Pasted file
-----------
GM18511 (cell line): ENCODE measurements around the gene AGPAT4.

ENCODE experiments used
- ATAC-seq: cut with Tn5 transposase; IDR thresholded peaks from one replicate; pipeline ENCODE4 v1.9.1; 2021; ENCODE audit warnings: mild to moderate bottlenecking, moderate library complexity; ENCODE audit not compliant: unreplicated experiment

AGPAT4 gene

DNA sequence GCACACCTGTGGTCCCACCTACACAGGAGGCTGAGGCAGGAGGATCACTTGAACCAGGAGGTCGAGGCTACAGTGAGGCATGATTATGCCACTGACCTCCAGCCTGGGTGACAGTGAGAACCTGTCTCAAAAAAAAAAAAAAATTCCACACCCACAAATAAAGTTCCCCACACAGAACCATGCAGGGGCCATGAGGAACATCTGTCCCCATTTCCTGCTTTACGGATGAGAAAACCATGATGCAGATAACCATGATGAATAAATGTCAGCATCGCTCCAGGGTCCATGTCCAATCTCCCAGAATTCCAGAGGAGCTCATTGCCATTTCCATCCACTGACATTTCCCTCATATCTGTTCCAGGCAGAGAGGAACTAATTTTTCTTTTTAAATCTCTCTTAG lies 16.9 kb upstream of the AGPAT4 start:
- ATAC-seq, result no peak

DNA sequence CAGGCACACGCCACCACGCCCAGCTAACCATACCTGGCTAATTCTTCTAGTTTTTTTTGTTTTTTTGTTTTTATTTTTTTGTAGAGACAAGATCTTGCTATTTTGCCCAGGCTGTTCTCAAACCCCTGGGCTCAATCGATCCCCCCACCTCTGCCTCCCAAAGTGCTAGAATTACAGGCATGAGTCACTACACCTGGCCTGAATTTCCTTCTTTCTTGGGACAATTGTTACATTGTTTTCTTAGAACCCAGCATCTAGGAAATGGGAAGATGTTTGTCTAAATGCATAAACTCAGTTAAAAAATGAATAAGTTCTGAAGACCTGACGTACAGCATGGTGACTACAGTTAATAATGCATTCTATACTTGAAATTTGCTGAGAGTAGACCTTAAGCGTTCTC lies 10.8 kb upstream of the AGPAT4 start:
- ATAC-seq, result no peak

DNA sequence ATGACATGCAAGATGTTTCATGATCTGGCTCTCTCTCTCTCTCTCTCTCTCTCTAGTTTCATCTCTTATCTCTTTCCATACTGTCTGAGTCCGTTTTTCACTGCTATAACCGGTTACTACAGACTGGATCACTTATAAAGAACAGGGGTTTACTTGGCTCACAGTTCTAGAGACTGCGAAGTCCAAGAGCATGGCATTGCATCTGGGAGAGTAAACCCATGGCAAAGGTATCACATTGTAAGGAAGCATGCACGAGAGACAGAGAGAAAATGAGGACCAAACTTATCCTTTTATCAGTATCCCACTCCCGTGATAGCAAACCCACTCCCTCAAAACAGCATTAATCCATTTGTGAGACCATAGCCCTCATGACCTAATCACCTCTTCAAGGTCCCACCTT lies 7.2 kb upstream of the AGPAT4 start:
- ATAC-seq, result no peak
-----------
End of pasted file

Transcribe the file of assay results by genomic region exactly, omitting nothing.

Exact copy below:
GM18511 (cell line): ENCODE measurements around the gene AGPAT4.

ENCODE experiments used
- ATAC-seq: cut with Tn5 transposase; IDR thresholded peaks from one replicate; pipeline ENCODE4 v1.9.1; 2021; ENCODE audit warnings: mild to moderate bottlenecking, moderate library complexity; ENCODE audit not compliant: unreplicated experiment

AGPAT4 gene

DNA sequence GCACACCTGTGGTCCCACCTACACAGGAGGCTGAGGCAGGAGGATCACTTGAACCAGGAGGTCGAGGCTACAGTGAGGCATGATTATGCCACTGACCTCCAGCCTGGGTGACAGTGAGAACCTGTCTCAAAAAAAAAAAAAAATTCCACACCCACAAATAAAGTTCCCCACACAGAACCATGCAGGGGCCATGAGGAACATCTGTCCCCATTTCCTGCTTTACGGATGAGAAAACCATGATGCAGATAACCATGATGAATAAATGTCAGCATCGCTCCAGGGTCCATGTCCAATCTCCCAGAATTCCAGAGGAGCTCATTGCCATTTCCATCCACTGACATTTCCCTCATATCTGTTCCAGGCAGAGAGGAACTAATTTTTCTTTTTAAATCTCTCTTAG lies 16.9 kb upstream of the AGPAT4 start:
- ATAC-seq, result no peak

DNA sequence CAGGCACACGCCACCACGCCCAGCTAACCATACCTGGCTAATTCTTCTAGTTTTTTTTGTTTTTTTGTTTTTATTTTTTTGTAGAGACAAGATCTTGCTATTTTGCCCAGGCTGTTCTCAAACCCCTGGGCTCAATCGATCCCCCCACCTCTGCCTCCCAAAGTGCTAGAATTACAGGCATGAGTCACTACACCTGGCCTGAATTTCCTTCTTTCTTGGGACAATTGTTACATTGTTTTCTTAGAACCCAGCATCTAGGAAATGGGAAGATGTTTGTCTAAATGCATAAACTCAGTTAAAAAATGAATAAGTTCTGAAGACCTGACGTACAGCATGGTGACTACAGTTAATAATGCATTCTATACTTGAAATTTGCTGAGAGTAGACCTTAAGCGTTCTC lies 10.8 kb upstream of the AGPAT4 start:
- ATAC-seq, result no peak

DNA sequence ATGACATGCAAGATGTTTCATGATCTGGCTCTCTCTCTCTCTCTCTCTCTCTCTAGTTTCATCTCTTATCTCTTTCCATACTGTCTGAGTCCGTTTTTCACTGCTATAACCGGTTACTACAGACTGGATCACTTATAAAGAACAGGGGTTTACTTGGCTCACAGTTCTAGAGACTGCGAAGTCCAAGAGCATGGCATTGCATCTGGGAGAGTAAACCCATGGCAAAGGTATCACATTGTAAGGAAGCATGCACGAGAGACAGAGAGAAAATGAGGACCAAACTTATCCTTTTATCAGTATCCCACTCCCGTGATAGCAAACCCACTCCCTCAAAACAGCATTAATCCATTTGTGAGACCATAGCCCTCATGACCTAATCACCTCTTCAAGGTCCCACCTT lies 7.2 kb upstream of the AGPAT4 start:
- ATAC-seq, result no peak